By Mark D. Uehling
May 15, 2004 | This year's sessions on e-clinical research repeatedly circled back to one theme: the dance between new technology and data standards that could pave a seamless electronic path from the bedside to the regulators who analyze the data. For the moment, the destinies of software and standards are intertwined, with chicken-or-egg uncertainty about which impedes the adoption of the other.
"We’ve had a fair amount of time to embrace these technologies and these standards," said Ken Getz, co-organizer of the two-day clinical track and chairman of the Center for Information and Study on Clinical Research Participation. Getz noted that 80 percent of clinical trials still collect data using paper, not e-clinical software. "There are many barriers to adoption. There are internal issues, cultural and philosophical, that industry must deal with." One ominous indicator: Companies are now spending more money internally to develop their own tools than they are with commercial vendors.
Picking up on the theme of hesitation to adopt technology, the other co-organizer of the clinical sessions, Becky Kush, president of the Clinical Data Interchange Standards Consortium (CDISC), presented data about EDC adoption internationally. The reasons EDC is faltering overseas turn out to be identical to why it is tentatively used in the United States. Among other things, organizations sponsoring clinical trials fear changing their business processes (76 percent) or see no return on investment (71 percent).
Ironically, given the historical timidity of the pharmaceutical industry, some of the largest acts of bravery described at this year's meeting were undertaken by big, bureaucracy-laden sponsors of trials, not intrepid smaller companies. The big companies seem to be trying to conform to CDISC standards on their own, having given up on the major EDC vendors to help them.
The Miracle at Merck
The most surprising numbers and upbeat testimonial of the week were served up by Jim Karkanias, executive director of clinical data processing in the Human Health Division at Merck. Karkanias outlined a tight and friendly partnership with two vendors, Microsoft and DataLabs.
Karkanias said the use of garden-variety Microsoft collaboration tools (.Net, InfoPath) and research-specific EDC software from DataLabs appears to reduce the cost of managing clinical data by 22 percent. A full 30 days can be shaved off the paper-bound process of closing a clinical trial database, Karkanias estimated.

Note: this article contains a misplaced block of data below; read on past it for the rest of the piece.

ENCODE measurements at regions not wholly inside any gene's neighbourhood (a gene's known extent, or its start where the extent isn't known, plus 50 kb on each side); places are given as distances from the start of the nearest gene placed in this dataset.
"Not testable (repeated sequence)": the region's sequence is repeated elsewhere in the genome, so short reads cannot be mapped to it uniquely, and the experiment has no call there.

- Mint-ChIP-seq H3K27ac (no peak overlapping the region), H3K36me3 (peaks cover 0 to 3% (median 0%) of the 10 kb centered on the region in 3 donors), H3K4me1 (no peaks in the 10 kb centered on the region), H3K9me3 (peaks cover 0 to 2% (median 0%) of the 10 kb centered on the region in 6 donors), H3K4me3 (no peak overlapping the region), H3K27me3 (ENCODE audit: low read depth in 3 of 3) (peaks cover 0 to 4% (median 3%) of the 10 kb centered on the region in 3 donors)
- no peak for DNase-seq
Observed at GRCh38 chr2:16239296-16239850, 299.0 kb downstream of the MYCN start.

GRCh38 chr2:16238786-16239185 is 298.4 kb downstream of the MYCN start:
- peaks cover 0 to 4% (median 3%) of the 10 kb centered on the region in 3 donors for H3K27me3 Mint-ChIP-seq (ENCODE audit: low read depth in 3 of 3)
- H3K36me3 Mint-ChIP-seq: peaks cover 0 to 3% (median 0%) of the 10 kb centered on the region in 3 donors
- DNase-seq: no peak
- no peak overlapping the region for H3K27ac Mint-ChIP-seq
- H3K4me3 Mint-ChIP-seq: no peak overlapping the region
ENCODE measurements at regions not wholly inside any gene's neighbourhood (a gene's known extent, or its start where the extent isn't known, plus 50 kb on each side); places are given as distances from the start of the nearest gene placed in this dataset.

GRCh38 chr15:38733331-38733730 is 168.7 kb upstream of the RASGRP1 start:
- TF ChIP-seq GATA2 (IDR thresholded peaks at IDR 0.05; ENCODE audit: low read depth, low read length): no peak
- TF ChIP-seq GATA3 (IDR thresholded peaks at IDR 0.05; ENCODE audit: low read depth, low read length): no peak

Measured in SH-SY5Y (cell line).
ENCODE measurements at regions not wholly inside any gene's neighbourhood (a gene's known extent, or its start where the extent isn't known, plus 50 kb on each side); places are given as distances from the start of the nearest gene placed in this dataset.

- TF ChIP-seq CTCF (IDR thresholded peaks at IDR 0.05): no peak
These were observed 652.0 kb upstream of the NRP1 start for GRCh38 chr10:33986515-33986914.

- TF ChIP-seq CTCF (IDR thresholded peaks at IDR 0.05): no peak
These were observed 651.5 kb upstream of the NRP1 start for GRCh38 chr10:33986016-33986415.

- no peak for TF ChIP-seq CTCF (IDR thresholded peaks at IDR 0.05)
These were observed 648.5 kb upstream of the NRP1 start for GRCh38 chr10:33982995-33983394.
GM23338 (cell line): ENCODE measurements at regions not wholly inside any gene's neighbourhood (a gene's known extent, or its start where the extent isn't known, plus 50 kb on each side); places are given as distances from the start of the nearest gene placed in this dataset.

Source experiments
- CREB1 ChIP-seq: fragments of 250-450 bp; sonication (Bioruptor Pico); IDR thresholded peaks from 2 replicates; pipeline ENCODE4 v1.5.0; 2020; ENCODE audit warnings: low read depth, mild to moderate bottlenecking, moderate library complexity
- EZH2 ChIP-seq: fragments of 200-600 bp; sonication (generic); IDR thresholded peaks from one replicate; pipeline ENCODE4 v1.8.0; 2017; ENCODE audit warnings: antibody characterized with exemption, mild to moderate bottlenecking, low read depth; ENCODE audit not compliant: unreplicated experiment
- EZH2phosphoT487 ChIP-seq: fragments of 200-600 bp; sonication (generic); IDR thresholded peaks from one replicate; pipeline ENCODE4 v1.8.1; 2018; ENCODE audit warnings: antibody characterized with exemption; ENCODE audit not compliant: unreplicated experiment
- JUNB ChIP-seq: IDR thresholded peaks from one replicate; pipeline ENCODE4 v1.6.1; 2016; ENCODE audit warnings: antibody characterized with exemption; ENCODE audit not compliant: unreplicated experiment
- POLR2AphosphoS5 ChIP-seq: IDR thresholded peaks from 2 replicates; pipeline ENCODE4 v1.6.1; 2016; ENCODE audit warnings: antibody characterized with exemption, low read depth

The savings per trial could amount to $400,000. Probably the most eye-catching figures were from a hypothetical Merck trial taking 100 arbitrary units of time. The Microsoft-DataLabs electronification of that trial could complete the same amount of work in just 30 time units.
Specifically, Karkanias said, there was a 70 percent drop in data review time and a 34 percent drop in study design time. He believes the improvement will continue. "This process architecture we’ve come up with has a lot of headroom for improvement," he said.
Karkanias even showed a picture of an Xbox, Microsoft's gaming console, and said Merck is considering the device for clinical applications in which an easy user interface might encourage patient participation in a clinical trial.
There was equally good news from the University of Florida. Ron Marks, professor of biostatistics, reviewed familiar numbers about physicians doing a single clinical trial -- and then leaving the business due to paperwork or financial burdens that trials bring. Citing modern industries such as airlines and banks, Marks said greater efficiencies are inevitable. He pointed to a large hypertension trial at his own university as an example.
The INVEST trial, as it's called, is running in 14 countries with more than 22,000 patients and 860 physicians. Just about everything is happening electronically. "The investigator training was online," Marks noted. "The institutional review board was online. We did medication dispensing, adverse event processing."
Wyeth Builds its Own
But at Wyeth, Jerald Schindler, assistant vice president of biostatistics and clinical technology, had a more sobering story. As long as four years ago, Schindler said, Wyeth wanted to explore standards. No vendor was interested, he said.
Schindler said Wyeth has not put EDC on a pedestal by itself. Rather, it is trying to reconceive the entire clinical trial process in digital terms. "We wanted to make all our clinical trial information accessible through a common interface," Schindler said. "We didn’t want to have this issue of duplicate data."
Even an apparently mundane question such as "How many patients have enrolled in this trial?" can have several answers. To avoid that, Wyeth built a real-time database with administrative data, investigator names and addresses, quantities of medicine and placebos, and a host of other information that commercial software vendors typically lump into two or three different applications that may or may not access the same database.
Schindler sounded disappointed in what the vendors offered. "There isn’t any company that can sell you the whole solution soup to nuts," he said. "We looked at all the systems out there. For one reason or other, we rejected all of them." With major companies such as Merck and Wyeth still energetically developing their own software, of course, a smart vendor's only chance for survival may be to develop clinical tools individually, and not try to supply an entire workbench.